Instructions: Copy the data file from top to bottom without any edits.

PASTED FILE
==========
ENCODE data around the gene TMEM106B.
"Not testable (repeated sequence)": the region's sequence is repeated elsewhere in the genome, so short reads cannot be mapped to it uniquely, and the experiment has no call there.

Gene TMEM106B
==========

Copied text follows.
ENCODE data around the gene TMEM106B.
"Not testable (repeated sequence)": the region's sequence is repeated elsewhere in the genome, so short reads cannot be mapped to it uniquely, and the experiment has no call there.

Gene TMEM106B